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THE SIGNIFICANCE OF THE RETENTION RATIO OF CALCIUM: PHOSPHORUS IN INFANTS AND IN CHILDREN

GENEVIEVE STEARNS, PH.D.
Am J Dis Child. 1931;42(4_PART_I):749-759. doi:10.1001/archpedi.1931.01940160017002.
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In the study of the metabolism of calcium and phosphorus, not only are the absolute retentions of these elements of importance, but of almost equal significance is the relation between the amounts of these elements retained. From the total amounts retained, rough standards of the minimal retentions desirable for normal growth have been attained. Through an understanding of the ratio of retained calcium and phosphorus, a better interpretation of the type of metabolism in the child studied may be realized.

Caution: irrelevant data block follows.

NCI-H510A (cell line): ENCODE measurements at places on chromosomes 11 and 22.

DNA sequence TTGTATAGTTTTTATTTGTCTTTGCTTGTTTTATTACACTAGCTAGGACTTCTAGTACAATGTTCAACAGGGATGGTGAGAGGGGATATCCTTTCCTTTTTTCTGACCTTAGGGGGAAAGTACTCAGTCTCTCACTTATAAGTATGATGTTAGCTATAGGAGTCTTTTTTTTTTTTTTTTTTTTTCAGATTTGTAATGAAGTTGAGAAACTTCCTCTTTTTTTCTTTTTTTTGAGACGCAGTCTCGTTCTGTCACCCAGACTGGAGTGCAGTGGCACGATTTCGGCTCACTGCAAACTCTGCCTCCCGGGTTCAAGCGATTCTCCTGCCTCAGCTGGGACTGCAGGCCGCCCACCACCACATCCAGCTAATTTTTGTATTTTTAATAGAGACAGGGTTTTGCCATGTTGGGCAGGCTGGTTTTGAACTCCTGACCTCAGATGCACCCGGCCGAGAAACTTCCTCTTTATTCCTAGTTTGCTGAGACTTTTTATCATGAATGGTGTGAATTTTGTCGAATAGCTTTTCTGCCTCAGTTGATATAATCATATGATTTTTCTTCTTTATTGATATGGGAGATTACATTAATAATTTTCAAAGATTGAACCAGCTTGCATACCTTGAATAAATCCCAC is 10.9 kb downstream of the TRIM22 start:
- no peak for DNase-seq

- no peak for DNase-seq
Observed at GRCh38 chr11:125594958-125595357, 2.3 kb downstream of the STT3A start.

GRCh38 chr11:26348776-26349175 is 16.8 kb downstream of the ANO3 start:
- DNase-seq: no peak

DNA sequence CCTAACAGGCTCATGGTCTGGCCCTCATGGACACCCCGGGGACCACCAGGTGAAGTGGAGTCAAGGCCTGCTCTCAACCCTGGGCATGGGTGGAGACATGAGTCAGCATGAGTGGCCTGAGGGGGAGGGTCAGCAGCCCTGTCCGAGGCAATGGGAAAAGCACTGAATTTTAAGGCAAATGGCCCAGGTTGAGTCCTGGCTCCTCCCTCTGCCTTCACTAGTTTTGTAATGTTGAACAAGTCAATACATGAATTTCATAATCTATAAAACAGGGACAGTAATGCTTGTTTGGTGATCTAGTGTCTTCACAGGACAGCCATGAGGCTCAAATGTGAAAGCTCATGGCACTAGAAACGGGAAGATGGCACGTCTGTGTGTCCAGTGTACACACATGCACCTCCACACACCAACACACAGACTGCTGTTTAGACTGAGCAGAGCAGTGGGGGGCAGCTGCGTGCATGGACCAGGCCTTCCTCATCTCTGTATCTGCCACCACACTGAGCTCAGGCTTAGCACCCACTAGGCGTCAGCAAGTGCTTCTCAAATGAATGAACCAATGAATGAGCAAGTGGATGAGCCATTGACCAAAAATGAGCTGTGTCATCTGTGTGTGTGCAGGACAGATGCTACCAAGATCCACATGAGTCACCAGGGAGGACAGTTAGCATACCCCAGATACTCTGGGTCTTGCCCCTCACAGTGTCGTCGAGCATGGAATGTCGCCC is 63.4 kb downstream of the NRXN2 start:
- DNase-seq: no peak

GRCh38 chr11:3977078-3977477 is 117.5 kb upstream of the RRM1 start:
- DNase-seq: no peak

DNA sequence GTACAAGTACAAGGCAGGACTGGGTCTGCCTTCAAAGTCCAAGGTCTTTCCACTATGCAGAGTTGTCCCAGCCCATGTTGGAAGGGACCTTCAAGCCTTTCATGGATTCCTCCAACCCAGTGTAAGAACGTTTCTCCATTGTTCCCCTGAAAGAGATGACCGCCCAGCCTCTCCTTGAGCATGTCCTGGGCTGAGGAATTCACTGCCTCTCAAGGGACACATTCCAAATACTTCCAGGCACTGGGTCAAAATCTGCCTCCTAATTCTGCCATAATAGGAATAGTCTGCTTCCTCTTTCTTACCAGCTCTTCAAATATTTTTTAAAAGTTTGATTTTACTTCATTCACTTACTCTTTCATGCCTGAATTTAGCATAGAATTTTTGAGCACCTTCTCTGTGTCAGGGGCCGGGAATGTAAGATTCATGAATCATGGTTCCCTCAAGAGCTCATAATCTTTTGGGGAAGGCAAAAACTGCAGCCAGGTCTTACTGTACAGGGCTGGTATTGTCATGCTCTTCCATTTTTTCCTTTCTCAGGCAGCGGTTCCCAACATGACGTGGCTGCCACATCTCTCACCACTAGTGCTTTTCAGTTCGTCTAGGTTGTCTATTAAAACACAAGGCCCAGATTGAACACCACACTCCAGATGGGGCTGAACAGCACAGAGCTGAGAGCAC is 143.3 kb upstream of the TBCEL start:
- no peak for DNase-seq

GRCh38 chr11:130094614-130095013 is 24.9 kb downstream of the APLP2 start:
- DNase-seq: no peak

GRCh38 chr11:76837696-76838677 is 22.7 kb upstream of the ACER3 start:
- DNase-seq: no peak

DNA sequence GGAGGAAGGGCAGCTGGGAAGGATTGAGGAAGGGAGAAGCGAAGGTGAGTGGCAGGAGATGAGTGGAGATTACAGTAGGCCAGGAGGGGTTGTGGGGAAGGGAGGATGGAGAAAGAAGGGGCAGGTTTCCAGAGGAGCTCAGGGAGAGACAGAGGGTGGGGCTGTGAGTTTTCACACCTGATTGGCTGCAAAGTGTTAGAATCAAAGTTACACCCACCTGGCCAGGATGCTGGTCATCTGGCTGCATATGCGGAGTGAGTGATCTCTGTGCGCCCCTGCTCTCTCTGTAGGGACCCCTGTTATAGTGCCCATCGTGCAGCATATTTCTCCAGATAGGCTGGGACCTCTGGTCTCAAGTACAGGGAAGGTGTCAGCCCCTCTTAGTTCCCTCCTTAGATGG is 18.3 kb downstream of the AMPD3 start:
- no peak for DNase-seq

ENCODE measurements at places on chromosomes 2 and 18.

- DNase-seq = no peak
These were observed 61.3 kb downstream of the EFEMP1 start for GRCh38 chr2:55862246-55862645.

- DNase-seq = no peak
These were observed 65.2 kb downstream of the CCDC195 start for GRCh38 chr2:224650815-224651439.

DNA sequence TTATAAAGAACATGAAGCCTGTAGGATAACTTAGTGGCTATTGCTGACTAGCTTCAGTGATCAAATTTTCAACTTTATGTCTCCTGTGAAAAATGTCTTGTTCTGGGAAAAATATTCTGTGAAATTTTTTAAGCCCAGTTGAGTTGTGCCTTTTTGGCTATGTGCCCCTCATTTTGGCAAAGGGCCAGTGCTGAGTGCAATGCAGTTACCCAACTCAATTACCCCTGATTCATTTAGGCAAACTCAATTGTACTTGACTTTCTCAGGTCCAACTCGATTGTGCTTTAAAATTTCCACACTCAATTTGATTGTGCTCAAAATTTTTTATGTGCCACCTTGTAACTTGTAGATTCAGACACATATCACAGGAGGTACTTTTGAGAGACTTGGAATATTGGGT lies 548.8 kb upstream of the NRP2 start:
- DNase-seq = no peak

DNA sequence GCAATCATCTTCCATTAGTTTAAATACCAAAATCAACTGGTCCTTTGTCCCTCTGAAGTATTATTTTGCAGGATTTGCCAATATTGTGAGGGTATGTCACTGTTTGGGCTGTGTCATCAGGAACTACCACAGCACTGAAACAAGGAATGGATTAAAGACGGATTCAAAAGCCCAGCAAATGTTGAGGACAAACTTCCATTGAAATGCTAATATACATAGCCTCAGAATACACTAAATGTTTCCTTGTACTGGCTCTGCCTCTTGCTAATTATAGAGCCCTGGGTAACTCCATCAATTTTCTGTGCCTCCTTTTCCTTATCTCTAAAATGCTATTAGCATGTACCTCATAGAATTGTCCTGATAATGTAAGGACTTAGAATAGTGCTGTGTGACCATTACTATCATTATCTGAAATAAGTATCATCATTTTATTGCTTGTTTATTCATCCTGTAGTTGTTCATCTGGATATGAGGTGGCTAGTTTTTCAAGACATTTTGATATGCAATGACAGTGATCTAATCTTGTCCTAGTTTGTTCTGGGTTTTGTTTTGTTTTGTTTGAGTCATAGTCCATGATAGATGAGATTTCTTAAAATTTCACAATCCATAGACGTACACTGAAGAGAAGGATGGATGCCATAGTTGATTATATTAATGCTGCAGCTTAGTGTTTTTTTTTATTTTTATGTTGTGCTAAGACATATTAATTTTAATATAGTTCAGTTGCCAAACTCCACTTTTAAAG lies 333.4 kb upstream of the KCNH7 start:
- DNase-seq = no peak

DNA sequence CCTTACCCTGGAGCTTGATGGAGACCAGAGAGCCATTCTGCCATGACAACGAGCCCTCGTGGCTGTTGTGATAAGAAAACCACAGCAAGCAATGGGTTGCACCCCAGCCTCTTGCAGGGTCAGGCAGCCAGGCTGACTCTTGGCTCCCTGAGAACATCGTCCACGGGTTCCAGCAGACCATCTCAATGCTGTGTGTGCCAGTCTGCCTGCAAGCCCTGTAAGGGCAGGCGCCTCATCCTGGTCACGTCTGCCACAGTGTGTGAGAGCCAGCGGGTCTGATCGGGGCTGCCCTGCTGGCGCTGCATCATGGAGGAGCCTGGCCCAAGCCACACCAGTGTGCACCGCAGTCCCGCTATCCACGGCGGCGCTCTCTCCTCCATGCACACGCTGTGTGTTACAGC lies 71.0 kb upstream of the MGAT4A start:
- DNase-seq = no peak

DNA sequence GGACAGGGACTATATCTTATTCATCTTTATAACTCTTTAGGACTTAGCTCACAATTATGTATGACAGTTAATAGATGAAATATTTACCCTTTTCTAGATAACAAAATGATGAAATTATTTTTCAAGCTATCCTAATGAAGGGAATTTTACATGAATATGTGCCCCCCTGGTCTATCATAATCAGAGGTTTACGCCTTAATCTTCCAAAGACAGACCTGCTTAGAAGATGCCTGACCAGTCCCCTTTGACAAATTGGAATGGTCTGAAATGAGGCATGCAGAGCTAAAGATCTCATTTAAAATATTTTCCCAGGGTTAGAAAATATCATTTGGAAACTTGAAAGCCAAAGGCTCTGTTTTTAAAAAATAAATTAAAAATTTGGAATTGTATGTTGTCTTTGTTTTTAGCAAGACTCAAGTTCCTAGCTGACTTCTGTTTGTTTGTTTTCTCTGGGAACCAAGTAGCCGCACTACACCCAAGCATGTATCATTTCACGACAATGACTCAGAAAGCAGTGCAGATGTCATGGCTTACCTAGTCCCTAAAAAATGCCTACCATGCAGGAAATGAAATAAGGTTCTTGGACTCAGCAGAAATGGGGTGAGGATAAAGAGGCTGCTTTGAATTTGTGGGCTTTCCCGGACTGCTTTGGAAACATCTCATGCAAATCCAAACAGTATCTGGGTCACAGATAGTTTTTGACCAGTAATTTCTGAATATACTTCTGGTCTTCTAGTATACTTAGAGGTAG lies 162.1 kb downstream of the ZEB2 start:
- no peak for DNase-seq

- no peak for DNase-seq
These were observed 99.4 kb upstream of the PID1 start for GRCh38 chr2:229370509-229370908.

Of the calcium retained by the body, from 97 to 98 per cent is utilized in the formation of bone; the remainder is found in the body fluids. For practical purposes, the retention of calcium can thus be used as an index of the rate of the growth of bone. Phosphorus, on the other hand, is utilized not only by bone, but also by the soft tissues, particularly the muscles,

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